Are your employees salespeople or order takers

Group of young people in business meeting

Are your employees salespeople or order takers? The difference could explain why you’re not getting enough market share or all of the opportunities that lurk within your existing accounts.

Here is our “top 10” list of common selling mistakes.

#10.  Not reinvesting lessons learned. Customers are a wealth of free information about how you can achieve a competitive edge through the constant improvement of your products, services, terms and sales approach. Yet most sales people allow this feedback to roll off them like water off a duck’s back. And few companies have a process in place to capture and reinvest customers’ insights.

#9.  Not leveraging the psychological aspect. Most sales people are aware that that there is an emotional and psychological aspect of selling, but they don’t know how to access and leverage it.

#8.  Asking closed ended questions. We call this “the butcher’s error”. You walk into a butcher, get handed the first item you order and you’re asked, “Anything else?” Closed ended questions are designed to end a conversation, whereas the butcher, in this case, should be opening the floodgates. So should your employees.

#7.  Arguing with customers. When a customer has a complaint, they don’t want to hear company policy or that no one has ever had the same complaint before. To an irate customer, those are fighting words. The customer just wants to hear your salesperson say, “What happened? … Then what happened? … And then what happened?” The customer wants to be heard. And your salespeople need to learn all of the facts so that they can make the customer happy with the least investment of your company’s precious resources. One of the most effective ways to build customer loyalty is by skillfully managing a complaint.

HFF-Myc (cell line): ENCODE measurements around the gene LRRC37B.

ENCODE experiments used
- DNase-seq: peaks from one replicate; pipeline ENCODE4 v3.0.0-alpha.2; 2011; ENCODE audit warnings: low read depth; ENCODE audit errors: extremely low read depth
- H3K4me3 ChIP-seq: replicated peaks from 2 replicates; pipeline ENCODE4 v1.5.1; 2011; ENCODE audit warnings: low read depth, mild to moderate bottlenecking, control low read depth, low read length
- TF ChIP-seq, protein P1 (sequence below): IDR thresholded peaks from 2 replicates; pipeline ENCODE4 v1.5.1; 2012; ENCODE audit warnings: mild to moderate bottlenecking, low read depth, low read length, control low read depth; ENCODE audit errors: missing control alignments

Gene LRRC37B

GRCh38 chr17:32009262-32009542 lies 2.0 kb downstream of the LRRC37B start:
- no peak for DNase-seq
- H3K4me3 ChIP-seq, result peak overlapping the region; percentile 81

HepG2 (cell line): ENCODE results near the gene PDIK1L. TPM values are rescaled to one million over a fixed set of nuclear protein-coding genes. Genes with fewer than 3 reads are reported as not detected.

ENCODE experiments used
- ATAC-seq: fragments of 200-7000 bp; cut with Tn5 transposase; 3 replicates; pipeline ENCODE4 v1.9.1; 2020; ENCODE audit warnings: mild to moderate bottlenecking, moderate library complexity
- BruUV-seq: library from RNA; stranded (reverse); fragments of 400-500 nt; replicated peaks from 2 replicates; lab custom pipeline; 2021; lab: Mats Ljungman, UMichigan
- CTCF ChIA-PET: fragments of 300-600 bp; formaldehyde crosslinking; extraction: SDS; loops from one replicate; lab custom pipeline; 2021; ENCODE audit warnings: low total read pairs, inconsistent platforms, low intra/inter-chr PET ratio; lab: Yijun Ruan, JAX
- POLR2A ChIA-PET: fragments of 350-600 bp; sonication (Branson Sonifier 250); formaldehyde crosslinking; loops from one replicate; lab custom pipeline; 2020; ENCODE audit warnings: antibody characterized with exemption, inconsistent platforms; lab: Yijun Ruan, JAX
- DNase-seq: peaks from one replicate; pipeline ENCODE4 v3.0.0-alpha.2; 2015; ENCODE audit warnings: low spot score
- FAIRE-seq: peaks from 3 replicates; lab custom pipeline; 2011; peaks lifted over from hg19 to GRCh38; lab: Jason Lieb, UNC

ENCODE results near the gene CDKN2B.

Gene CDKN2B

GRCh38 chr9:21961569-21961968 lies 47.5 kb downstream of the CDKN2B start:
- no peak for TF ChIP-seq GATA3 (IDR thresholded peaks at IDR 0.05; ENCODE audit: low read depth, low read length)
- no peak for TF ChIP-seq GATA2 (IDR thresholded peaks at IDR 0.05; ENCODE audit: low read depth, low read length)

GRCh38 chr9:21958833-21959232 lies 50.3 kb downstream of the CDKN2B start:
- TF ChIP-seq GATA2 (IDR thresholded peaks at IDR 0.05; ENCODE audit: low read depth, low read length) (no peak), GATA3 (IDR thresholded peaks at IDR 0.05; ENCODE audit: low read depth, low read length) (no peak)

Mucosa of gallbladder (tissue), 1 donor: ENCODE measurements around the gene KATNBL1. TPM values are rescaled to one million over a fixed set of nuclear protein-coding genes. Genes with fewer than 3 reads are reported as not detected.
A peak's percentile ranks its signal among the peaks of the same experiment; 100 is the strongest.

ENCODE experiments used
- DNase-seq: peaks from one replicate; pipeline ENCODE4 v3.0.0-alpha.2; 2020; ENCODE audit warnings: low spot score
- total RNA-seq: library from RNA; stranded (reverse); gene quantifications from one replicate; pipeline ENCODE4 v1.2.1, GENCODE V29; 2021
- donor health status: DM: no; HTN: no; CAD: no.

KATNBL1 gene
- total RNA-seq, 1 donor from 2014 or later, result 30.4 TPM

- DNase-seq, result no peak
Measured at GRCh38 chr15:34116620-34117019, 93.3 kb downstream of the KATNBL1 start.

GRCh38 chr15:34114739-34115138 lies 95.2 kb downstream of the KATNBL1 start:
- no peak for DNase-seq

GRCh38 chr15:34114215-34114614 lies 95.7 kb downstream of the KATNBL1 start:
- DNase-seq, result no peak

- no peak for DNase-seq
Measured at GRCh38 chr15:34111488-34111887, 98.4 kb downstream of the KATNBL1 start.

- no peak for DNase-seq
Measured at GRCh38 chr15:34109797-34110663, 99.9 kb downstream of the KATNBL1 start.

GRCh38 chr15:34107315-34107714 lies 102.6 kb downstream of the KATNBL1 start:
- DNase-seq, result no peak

#6. Claiming benefits without explaining them. This results in bragging, providing hype. The sales person appears persuaded, but not persuasive. Effective sales people can explain exactly how the benefits of their products and services are produced. And they do so with such simplicity that the customers can explain those benefits in their own words. This transforms customers into the salesperson’s ambassadors, which is especially important where the sales person cannot get access to the ultimate decision-maker.

#5. Selling features, not benefits. People don’t pay for what your products and services are made of. They pay for how they can meet their needs. The sales process is about connecting your products and services with the customer’s needs.

#4. Not surfacing ALL of the customer’s needs. Imagine a customer walks into a hardware store to buy a paintbrush. The salesperson may determine what kind of brush will best suit the job. But what will he find out about the job itself? Is the customer merely repainting a piece of furniture or is she undertaking a major renovation? Or perhaps she is putting up a brand new building! The extent of the salesperson’s probing determines whether he spends a day selling brushes or supporting big construction projects. And the difference flows directly to your bottom line. What’s the equivalent in your organization?

#3. Not understanding why people buy. People buy to meet their needs. Yet too many sales people sell based on what they and their company need. They miss the target. Some are not even sure where to look for the target.

#2. Not listening to the voice of the customer. Products, services and terms that emerge from the imagination of the seller instead of the needs of the customer are like gambling. And like most gambling, the odds of success aren’t great.

#1. Passivity. This takes us back to the question, “Are your staff salespeople or order takers?” Effective selling is a proactive pursuit.

How many of these mistakes does YOUR Company make?

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